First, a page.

Law GSOC used in phone records row ‘flawed’ warns legal experts

Legal experts have warned that the law relied on by the Garda Ombudsman in the row over access to telephone records is flawed and could cast doubts over the legitimacy of investigations that used information about calls.

Law GSOC used in phone records row ‘flawed’ warns legal experts

The warning comes weeks before Mr Justice John Murray is due to report to government on his independent review of the legislation.

In an assessment of the same legislation, Shane Kilcommins and Eimear Spain of the School of Law at University of Limerick said the way that the law — specifically a 2011 Act — has been interpreted as giving powers to GSOC to access phone records “raises a number of concerns”.

They also said years went by without any oversight of GSOC’s use of those powers.

Under the 2011 act, a judge must be appointed each year to review the use of the powers by all State agencies so empowered.

The act says the judge should “ascertain whether the Garda Síochána, the Permanent Defence Forces, and the Revenue Commissioners are complying” with the law but does not mention GSOC.

In 2011, 2012, and 2013, the designated judges referenced only the gardaí, Revenue Commissioners, and the Defence Forces in their reports and made no mention of carrying out the same scrutiny in relation to GSOC.

“It is only in the 2014 report that the designated judge mentions for the first time that he ‘attended the Office of An Garda Síochána Ombudsman Commission’,”said Prof Kilcommins and Dr Spain.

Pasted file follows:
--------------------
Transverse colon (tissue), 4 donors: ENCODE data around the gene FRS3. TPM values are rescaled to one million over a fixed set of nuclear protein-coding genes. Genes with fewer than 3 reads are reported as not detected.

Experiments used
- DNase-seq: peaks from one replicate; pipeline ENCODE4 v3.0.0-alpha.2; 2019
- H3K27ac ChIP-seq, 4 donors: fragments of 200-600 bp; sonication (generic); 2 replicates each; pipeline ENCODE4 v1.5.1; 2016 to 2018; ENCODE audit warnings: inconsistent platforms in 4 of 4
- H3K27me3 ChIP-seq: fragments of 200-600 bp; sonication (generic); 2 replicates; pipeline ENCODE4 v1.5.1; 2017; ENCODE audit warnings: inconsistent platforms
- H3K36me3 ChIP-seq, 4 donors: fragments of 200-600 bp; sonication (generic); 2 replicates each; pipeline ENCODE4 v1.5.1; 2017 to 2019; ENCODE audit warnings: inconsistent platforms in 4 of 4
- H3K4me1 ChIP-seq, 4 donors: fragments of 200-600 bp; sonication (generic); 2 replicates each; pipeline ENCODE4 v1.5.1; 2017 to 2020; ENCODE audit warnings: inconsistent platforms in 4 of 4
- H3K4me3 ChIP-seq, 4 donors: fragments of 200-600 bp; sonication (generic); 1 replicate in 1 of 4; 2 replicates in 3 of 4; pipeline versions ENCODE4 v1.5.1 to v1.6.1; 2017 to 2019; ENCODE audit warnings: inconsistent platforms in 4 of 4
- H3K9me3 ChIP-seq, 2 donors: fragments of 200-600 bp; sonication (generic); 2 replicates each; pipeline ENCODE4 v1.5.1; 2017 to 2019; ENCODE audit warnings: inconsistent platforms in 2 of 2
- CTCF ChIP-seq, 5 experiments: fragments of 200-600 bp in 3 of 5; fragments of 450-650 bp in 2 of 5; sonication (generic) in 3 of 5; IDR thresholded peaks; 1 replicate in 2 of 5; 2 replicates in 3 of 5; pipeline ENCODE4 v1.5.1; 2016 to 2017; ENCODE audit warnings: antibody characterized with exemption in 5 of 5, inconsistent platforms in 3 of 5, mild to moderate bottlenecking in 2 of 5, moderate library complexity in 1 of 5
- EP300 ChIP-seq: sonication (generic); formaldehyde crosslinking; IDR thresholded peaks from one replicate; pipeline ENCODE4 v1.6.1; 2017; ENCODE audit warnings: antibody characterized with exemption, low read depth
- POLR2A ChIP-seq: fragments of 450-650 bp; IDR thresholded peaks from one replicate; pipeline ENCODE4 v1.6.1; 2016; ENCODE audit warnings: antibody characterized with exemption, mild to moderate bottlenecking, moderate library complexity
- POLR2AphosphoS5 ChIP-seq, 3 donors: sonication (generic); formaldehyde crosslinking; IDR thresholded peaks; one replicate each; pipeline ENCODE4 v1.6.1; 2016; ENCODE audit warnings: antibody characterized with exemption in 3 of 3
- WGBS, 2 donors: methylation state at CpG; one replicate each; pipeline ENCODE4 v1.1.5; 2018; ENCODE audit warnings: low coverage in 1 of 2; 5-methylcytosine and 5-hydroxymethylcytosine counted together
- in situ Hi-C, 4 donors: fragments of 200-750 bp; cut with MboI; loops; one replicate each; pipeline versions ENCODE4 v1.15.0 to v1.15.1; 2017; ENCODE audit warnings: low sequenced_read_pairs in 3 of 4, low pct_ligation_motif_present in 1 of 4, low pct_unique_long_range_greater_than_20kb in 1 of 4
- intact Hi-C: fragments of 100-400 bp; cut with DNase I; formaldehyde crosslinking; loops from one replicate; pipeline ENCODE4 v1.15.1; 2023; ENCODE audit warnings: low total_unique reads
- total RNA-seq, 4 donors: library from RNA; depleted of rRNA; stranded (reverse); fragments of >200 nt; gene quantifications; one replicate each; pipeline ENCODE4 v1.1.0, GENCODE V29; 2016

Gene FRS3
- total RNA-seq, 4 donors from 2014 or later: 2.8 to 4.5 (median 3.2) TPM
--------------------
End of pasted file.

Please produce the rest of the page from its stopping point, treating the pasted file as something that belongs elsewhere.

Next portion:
“The legitimate question this begs is whether GSOC was using its perceived powers under the 2011 Act prior to 2014 and, if so, what independent oversight was in place in that period.

“If it was using its powers under the act between 2011 and 2014, but was not subject to oversight, does this have consequences for information gathered by GSOC during that period?”

Prof Kilcommins and Dr Spain published their assessment on the Human Rights in Ireland blog. They began work on it following the controversy that erupted in January over the revelation that GSOC was trawling journalists’ phone records as part of investigations into complaints about Garda leaks to the media.

Justice Minister Frances Fitzgerald has said GSOC’s powers come from a combination of the Data Retention Act of 2011 which gives such powers to the gardaí, and an earlier 2005 act that established GSOC and provided that GSOC officers would have most of the same powers of investigation as gardaí.

Prof Kilcommins and Dr Spain concluded that such “catch-all provisions” were contrary to the principle that “the legislature should expressly provide the agency with the power” and suggested it would not survive a challenge in the European Court of Human Rights.

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